Jason Horejs is the Owner of Xanadu Gallery, author of best selling books "Starving" to Successful & How to Sell Art , publisher of reddotblog.com, and founder of ARTsala. Jason has helped thousands of artists prepare themselves to more effectively market their work, build relationships with galleries and collectors, and turn their artistic passion into a viable business. Connect with Jason on Facebook

15 Comments

  1. As an artist I used to struggle with follow up for all sorts of reasons, such as: is my artwork good enough, I don’t want to hassle anyone etc. When I plucked up the courage to make myself more assertive with follow up, I got immediate positive responses & started making sales from my efforts. Following up with collectors & buyers is now second nature to me & I enjoy it…

  2. Great point and one I need to work on. I do a hand written thank you note with each sale. I need to follow up with others. I am working on a Christmas card and a Newsletter. This nudge will get me going! Thank you!

  3. I love your tactic of saying you will email them with more info about the artist, and getting their contact info on a card, instead of handing out business cards. Brilliant!

  4. Thanks for this super post. While I always did this kind of follow-up for my consulting work years ago, I’ve been lax about it with the art. Maybe, a little self-conscious about promoting myself these days. But your advice was spot-on. I particularly liked the nudge to stop handing out business cards, etc. and to get the contact info in a noninstrusive way.
    Start today? Indeed!
    Molly in San Diego

  5. Such great advice and I will definitely change my tactics! I just had a studio sale and would love to have followed this protocol with at least three serious buyers. Thanks again for always keeping us on our toes.

  6. ~ Hmmmmm! – Article Quote: “Whether you are in the gallery business, as I am, or an artist, the sale is the goal of all your business and marketing efforts.” – NOT TRUE FOR ME! . . . As an Artist the creative process and learning always take priority in my work over the outcome! . . . https://www.facebook.com/carole.orr.50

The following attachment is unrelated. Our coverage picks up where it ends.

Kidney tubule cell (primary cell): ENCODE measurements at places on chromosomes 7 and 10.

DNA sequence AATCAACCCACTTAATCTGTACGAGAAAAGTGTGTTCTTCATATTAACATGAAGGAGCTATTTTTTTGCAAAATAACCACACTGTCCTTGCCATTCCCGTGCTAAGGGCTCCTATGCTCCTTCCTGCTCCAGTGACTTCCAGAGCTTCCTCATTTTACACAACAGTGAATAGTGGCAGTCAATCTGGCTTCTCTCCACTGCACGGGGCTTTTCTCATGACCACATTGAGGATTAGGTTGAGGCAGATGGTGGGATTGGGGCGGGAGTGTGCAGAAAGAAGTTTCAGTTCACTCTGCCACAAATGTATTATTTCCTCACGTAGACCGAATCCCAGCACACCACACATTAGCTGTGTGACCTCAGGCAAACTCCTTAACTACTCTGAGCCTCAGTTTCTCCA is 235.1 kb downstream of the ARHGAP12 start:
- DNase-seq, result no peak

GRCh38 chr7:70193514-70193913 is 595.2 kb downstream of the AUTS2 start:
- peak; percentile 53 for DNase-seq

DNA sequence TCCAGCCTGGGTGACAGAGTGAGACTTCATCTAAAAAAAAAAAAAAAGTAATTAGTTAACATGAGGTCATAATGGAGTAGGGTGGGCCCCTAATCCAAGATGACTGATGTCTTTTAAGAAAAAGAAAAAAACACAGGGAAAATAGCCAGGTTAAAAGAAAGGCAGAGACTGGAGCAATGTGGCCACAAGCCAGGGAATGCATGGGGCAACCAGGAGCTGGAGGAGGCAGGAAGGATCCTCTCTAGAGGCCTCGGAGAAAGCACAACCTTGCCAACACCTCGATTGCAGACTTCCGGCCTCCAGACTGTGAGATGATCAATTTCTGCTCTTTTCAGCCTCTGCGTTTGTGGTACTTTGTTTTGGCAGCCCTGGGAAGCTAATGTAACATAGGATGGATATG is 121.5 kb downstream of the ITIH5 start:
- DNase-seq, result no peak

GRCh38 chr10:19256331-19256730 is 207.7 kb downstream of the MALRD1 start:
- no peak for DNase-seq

7. This is a great technique, Jason! I also love the idea of offering to e-mail an image with dimensions and handing the info card.

    Years ago, I worked for a successful real estate agent. One of the things he did faithfully was send nice cards to those who attended open houses, as well as at Christmas and Thanksgiving. Even then, written cards were unusual, and he firmly believed in this same kind of hands-on, personal follow-up.

  8. Follow up produced three (soon to be four) sales for me in less than two months.
    I sent out emails inviting my contact list to an upcoming San Antonio home and garden show. This was my third time (fall, spring, fall) in one year at this show. One response came from a patron who bought a month after the first one. I didn’t know she had retired and relocated to another state. I congratulated her on her retirement and we had an email conversation. Her last line was, “Have you sold ___? Tell me about it.” I did, and she gave me a one-line answer, “I want it.” We did our transaction over the phone with a Square and I shipped two days later.